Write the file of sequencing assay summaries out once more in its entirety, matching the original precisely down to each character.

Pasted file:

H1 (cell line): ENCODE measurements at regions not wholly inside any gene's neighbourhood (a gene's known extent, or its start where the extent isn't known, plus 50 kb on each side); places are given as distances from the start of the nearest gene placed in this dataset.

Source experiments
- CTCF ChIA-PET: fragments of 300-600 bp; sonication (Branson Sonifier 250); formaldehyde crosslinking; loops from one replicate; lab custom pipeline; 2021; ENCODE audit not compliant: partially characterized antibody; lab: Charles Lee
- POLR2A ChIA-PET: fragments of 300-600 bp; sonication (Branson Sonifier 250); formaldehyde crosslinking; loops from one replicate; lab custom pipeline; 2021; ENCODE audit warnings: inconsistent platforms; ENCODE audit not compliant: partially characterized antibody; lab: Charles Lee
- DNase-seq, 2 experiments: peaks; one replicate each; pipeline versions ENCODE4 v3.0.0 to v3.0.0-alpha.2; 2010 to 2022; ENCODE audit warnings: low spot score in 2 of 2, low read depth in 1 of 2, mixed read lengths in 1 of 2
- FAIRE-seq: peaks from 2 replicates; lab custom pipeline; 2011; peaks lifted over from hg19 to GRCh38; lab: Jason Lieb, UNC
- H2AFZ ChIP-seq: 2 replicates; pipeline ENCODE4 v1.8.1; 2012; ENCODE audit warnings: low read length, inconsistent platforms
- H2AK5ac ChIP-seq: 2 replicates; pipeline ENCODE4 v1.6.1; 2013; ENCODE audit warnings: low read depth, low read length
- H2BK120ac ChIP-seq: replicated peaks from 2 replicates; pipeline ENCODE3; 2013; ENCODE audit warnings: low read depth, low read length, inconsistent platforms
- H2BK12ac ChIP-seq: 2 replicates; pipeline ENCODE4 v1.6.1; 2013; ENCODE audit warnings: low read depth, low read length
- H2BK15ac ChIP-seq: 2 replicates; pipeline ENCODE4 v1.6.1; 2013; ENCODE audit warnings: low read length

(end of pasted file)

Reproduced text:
H1 (cell line): ENCODE measurements at regions not wholly inside any gene's neighbourhood (a gene's known extent, or its start where the extent isn't known, plus 50 kb on each side); places are given as distances from the start of the nearest gene placed in this dataset.

Source experiments
- CTCF ChIA-PET: fragments of 300-600 bp; sonication (Branson Sonifier 250); formaldehyde crosslinking; loops from one replicate; lab custom pipeline; 2021; ENCODE audit not compliant: partially characterized antibody; lab: Charles Lee
- POLR2A ChIA-PET: fragments of 300-600 bp; sonication (Branson Sonifier 250); formaldehyde crosslinking; loops from one replicate; lab custom pipeline; 2021; ENCODE audit warnings: inconsistent platforms; ENCODE audit not compliant: partially characterized antibody; lab: Charles Lee
- DNase-seq, 2 experiments: peaks; one replicate each; pipeline versions ENCODE4 v3.0.0 to v3.0.0-alpha.2; 2010 to 2022; ENCODE audit warnings: low spot score in 2 of 2, low read depth in 1 of 2, mixed read lengths in 1 of 2
- FAIRE-seq: peaks from 2 replicates; lab custom pipeline; 2011; peaks lifted over from hg19 to GRCh38; lab: Jason Lieb, UNC
- H2AFZ ChIP-seq: 2 replicates; pipeline ENCODE4 v1.8.1; 2012; ENCODE audit warnings: low read length, inconsistent platforms
- H2AK5ac ChIP-seq: 2 replicates; pipeline ENCODE4 v1.6.1; 2013; ENCODE audit warnings: low read depth, low read length
- H2BK120ac ChIP-seq: replicated peaks from 2 replicates; pipeline ENCODE3; 2013; ENCODE audit warnings: low read depth, low read length, inconsistent platforms
- H2BK12ac ChIP-seq: 2 replicates; pipeline ENCODE4 v1.6.1; 2013; ENCODE audit warnings: low read depth, low read length
- H2BK15ac ChIP-seq: 2 replicates; pipeline ENCODE4 v1.6.1; 2013; ENCODE audit warnings: low read length